The one-eyed cat on the left, in the portrait, is my actual one-eyed cat, Raven. I adopted her in Montreal and she has been my home scrivnomancy familiar ever since.


The served hand on the right, is my workplace familiar. I picked it up one Halloween, when I lived in Oslo. It’s been my office mascot ever since (in three countries). And was once a regular character feature on my twitter.


And finally the top hat. It’s actually my leather top hat, purchased from a vendor, many GenCons ago. The eyeball patch I got from Grichels. The hat has taken on a life of its own. Players and readers have gotten to know me by the image. It’s featured in the live twitch dev-stream I do for The Secret World, called The Streaming Ones.


The hat has even taken on surreal digital life within The Secret World game itself. Behold, Nyarlatophat!


Also featured are a coat and vest of mine.

And there you have it. The gift Mel gave me, besides their amazing talent, was an image that I unknowingly got to collaborate on making (by taking pieces of me). That’s a swell gift to someone who likes composing visual things (but with no real technical skill for it). It means the fiddling I did with photoshop or the eyeball I had attached to a hat, and the paraphernalia I surround myself in, all contribute to a sweet image. THANKS, MEL!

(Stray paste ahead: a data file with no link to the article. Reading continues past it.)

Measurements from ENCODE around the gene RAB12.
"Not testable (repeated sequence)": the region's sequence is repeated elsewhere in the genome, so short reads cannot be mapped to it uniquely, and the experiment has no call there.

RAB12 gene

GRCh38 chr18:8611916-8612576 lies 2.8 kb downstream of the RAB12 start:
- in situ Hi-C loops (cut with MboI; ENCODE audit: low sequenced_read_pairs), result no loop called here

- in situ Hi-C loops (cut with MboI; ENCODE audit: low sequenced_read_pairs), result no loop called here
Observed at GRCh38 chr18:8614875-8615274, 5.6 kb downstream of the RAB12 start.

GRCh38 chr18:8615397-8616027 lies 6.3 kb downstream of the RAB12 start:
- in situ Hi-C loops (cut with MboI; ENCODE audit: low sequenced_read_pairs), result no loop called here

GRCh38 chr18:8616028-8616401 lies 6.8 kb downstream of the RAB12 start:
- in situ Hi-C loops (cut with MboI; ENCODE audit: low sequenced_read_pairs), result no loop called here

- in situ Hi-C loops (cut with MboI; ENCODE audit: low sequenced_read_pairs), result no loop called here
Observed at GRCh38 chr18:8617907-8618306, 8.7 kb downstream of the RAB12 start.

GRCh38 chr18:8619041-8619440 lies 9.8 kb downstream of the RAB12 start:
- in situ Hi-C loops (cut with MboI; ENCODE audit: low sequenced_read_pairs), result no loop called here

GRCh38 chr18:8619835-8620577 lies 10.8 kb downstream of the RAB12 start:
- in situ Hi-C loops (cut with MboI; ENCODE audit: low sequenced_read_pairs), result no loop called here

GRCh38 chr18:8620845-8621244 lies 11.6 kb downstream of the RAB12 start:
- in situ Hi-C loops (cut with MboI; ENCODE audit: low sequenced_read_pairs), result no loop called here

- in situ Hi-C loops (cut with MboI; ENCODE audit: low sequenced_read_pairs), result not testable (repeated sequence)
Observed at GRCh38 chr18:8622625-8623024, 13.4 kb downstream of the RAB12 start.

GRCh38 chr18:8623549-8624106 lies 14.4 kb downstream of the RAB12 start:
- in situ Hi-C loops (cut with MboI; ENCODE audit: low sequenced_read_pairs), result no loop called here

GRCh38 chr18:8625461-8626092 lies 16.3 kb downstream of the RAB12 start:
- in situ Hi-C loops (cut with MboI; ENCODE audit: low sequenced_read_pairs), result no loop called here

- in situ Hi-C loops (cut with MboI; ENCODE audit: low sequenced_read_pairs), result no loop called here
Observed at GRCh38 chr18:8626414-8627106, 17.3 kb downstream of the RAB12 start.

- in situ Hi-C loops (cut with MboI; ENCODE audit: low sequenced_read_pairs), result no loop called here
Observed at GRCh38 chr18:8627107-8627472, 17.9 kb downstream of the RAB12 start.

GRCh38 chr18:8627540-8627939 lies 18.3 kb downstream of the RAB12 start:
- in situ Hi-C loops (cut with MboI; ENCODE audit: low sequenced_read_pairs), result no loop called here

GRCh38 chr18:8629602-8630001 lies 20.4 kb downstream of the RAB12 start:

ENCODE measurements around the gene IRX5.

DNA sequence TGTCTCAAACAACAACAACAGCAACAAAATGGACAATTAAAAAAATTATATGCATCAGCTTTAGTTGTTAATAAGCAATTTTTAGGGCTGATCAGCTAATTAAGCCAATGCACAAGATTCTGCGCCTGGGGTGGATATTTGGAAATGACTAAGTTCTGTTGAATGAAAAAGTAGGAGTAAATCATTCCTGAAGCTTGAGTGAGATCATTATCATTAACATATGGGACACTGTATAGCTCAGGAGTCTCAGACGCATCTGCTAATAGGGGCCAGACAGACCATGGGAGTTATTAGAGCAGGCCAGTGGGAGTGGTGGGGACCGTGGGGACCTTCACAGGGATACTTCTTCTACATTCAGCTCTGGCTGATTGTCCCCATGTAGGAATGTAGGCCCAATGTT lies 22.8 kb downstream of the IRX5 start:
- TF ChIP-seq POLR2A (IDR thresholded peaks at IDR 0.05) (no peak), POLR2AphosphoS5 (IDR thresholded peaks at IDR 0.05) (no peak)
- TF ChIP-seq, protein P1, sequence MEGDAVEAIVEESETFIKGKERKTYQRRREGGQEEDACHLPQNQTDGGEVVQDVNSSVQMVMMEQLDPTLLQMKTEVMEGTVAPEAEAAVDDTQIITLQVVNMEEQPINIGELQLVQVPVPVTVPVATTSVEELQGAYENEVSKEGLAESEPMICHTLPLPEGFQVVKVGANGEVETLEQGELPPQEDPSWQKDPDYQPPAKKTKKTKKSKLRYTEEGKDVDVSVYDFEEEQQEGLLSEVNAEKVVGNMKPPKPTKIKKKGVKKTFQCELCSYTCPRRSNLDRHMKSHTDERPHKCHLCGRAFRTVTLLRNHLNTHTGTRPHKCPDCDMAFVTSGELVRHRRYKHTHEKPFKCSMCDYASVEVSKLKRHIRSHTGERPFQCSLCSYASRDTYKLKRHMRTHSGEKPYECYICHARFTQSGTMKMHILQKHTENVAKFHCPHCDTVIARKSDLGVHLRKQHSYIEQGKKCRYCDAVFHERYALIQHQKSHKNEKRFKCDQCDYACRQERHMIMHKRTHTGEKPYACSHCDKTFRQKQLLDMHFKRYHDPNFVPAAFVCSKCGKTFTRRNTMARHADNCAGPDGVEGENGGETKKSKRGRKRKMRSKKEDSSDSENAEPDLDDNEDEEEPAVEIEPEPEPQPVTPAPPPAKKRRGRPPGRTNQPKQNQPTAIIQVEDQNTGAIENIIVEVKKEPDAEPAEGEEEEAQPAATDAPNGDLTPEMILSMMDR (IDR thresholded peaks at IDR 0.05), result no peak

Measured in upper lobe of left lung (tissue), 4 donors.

If you happen to want a print of the portrait, you can contact Mel Addams to order.


Tomorrow’s Cthulhu


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The most merciful thing in the world, I think, is the inability of the human mind to correlate all its contents.

If the above quote (from HP Lovecraft’s “The Call of Cthulhu”) is correct, then the dread entity known as Google is destined to “open up such terrifying vistas of reality, and of our frightful position therein, that we shall either go mad from the revelation or flee from the deadly light into the peace and safety of a new dark age.”

Enter Tomorrow’s Cthulhu. The new anthology features my short story “The Five Hundred Days of Ms. Between” and many more. The book’s blurb says:

Super science. Madness. Transhumanism.

This is the dawn of posthumanity. Some things can’t be unlearned.

Gleaming labs whir with the hum of servers as scientists unravel the secrets of the universe. But as we peel away mysteries, the universe glances back at us. Even now, terrors rise from the Mariana Trench and drift down from the stars. Scientists are disappearing—or worse. Experiments take on minds of their own. Some fight back against the unknown, some give in, some are destroyed, and still others are becoming… more.

You can purchase the Kindle edition of the anthology right now. You can also pre-order soft cover and hardcover editions of the book over at Broken Eye Books. Bellow is teaser of my story. It’s my first crack at a time travel story . . . or is it?


“The Five Hundred Days of Ms. Between” (excerpt)
by Joshua Alan Doetsch

Can’t feel my legs. So I slither along the ground, toward the audient window, humming that song. I hear the wet-velcro rip of the thousand hands rending flesh. I see her through the window. That mocking grin.

The first thing Ms. Between said to me was, “I’m a mad woman with a lab.” The second thing she said was that I could leave at any time with no obligation. The third thing was that there could be no questions—questions would cause her and her offer to evaporate. I believed absolutely in that, so she handed me the murder weapon.